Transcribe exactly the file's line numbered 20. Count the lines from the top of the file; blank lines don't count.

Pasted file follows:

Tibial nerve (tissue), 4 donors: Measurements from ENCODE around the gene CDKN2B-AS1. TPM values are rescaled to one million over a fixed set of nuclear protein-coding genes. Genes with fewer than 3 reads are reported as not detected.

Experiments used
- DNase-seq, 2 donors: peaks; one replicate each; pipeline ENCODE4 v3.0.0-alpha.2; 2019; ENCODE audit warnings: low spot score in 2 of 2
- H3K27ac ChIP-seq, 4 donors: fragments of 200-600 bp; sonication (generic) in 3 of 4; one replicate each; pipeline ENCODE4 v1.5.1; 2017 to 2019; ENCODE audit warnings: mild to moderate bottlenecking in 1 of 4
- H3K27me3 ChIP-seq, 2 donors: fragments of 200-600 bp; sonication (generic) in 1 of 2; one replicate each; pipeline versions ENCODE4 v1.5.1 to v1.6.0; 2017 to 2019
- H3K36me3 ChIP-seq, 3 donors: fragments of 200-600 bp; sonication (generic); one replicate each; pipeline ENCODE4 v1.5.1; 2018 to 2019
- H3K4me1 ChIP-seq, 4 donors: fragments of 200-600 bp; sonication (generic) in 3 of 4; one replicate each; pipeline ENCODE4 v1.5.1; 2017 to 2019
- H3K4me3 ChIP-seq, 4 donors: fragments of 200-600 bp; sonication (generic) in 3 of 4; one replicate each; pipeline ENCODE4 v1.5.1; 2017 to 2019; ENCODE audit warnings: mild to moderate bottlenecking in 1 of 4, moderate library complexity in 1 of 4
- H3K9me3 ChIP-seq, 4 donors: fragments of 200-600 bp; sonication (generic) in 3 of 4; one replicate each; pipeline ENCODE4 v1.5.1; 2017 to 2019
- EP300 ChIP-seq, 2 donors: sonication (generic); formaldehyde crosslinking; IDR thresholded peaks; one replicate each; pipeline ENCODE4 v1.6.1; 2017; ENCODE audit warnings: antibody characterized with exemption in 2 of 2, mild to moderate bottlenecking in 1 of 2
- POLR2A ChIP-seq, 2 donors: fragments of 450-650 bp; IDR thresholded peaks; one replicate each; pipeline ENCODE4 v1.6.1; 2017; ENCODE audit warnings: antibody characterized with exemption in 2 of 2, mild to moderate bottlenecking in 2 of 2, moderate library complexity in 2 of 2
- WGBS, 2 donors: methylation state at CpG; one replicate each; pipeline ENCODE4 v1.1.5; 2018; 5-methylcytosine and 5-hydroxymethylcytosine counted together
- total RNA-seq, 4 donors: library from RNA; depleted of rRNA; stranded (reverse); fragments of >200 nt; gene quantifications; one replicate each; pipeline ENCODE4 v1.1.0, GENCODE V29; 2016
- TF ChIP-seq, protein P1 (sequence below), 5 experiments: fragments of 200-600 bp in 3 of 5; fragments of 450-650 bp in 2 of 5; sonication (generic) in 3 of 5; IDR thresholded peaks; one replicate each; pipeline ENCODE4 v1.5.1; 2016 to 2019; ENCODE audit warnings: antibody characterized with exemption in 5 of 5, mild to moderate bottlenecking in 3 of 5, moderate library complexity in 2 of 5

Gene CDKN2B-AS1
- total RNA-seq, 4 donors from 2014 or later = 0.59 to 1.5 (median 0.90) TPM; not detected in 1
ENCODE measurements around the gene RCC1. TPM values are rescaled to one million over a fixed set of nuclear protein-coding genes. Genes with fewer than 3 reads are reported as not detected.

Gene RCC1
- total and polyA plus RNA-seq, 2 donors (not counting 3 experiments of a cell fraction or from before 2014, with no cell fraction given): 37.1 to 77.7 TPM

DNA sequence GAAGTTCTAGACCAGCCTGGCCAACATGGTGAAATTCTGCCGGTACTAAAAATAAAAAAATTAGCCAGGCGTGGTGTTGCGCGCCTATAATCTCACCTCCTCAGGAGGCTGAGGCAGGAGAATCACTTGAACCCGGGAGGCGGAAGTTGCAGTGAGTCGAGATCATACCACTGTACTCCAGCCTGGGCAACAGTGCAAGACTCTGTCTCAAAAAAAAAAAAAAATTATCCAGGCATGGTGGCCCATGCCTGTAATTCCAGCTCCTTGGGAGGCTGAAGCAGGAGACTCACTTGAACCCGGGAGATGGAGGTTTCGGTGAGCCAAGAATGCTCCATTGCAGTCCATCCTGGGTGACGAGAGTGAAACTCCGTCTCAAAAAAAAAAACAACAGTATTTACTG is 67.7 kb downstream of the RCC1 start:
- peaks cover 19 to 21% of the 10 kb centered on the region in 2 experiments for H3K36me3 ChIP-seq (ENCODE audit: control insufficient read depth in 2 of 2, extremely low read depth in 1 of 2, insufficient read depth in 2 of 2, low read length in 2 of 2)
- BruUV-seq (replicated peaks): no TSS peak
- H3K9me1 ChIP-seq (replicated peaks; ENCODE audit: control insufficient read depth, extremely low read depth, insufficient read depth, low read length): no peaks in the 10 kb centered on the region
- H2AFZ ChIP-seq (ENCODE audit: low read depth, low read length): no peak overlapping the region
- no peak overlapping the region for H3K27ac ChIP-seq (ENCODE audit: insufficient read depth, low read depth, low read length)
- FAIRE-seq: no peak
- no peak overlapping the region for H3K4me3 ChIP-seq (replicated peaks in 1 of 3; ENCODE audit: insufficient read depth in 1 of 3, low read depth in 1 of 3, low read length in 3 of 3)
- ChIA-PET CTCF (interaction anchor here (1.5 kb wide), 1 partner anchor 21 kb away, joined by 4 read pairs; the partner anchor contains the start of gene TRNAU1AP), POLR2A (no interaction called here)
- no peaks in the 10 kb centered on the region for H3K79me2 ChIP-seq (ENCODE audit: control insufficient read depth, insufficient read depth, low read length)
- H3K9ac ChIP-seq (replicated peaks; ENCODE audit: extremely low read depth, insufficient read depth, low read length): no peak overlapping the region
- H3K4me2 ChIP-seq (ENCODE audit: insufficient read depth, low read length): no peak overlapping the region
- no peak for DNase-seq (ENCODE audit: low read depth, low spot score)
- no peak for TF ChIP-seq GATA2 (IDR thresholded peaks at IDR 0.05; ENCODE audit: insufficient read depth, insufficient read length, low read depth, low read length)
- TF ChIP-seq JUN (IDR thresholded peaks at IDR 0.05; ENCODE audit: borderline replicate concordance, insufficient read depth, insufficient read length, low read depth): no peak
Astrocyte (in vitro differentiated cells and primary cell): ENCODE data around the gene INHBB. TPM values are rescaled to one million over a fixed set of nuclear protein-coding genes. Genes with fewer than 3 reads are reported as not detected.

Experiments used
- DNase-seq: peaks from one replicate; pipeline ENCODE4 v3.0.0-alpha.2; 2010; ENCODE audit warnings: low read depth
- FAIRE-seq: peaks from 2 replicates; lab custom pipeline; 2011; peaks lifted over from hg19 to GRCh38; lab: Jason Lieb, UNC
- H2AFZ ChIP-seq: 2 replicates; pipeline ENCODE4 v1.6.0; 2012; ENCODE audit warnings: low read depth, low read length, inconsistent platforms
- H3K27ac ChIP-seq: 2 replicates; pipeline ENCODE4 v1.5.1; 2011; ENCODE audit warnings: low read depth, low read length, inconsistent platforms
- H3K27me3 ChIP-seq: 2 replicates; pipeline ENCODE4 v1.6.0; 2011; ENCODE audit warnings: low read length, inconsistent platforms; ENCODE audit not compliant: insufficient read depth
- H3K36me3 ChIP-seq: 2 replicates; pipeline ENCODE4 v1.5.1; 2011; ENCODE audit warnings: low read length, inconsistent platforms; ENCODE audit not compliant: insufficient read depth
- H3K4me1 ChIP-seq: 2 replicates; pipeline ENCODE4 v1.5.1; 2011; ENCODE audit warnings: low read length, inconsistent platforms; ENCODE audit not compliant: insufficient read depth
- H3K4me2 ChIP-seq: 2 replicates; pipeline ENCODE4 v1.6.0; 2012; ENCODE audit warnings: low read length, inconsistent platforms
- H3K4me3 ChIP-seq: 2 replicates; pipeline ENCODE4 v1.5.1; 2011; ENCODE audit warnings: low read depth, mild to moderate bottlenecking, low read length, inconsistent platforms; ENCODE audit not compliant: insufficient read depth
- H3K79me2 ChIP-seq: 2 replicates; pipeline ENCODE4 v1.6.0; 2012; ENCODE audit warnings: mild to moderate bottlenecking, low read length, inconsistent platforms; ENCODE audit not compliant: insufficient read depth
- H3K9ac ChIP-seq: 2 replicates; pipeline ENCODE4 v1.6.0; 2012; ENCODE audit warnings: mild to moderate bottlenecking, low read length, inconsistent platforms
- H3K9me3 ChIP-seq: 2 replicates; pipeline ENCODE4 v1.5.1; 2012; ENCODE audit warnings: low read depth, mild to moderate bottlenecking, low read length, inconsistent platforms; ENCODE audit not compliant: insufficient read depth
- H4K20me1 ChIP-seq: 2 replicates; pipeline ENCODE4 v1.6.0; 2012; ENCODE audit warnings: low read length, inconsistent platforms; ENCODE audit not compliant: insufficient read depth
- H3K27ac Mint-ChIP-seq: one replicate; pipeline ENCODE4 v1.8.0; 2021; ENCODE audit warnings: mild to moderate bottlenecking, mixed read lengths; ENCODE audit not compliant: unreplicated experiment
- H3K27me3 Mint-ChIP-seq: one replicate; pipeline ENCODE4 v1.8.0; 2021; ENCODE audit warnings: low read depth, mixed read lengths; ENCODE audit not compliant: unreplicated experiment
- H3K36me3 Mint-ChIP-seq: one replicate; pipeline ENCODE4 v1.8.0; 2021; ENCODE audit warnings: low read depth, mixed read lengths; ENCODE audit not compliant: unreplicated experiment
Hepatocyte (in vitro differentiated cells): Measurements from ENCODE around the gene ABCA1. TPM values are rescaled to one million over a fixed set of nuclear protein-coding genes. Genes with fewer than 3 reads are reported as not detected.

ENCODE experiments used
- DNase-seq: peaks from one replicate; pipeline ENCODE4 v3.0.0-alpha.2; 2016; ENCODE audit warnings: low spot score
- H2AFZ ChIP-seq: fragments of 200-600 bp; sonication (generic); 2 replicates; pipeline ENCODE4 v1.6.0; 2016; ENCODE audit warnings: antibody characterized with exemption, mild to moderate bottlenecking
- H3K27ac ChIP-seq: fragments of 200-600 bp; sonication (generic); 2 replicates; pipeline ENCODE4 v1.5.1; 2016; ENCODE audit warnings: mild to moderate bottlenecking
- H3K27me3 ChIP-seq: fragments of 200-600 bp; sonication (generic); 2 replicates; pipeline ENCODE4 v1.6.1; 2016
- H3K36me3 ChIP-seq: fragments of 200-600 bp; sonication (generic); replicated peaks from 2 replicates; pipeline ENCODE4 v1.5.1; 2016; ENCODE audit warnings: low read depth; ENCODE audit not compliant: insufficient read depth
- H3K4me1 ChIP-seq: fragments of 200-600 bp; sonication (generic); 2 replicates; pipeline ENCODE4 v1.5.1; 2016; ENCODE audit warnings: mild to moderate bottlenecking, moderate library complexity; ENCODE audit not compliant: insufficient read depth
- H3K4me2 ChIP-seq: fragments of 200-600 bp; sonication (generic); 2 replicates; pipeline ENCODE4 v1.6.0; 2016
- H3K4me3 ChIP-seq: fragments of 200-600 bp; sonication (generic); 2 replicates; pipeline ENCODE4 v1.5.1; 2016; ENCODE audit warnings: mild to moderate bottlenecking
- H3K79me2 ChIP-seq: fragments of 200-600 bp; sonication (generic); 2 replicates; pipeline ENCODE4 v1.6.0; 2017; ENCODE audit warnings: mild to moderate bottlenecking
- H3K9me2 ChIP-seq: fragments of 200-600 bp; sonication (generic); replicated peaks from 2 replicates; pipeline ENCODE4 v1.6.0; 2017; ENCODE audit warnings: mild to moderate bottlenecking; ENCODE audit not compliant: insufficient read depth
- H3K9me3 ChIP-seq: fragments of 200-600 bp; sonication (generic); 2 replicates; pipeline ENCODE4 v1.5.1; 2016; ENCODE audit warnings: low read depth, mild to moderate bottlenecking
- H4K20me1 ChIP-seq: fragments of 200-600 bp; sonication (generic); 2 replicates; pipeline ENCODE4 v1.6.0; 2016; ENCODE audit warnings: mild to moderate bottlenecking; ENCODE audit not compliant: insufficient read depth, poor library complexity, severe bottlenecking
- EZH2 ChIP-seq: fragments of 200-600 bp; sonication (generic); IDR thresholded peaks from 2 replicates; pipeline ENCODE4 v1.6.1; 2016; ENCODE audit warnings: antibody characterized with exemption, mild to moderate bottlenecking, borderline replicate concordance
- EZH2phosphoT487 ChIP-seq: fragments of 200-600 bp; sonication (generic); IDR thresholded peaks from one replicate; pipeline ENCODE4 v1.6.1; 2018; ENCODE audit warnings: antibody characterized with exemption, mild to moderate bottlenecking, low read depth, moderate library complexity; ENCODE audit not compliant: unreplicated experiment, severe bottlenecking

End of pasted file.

DNA sequence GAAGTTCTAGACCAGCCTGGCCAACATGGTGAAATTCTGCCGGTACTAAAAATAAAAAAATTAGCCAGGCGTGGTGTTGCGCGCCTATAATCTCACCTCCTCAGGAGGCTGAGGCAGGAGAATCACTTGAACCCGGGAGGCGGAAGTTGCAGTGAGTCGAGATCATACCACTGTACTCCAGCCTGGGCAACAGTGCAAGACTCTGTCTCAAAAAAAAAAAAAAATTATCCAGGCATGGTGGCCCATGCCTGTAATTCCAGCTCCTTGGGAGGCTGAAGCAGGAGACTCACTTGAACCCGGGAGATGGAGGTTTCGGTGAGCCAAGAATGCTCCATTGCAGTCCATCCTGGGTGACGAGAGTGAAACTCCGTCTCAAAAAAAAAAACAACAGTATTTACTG is 67.7 kb downstream of the RCC1 start: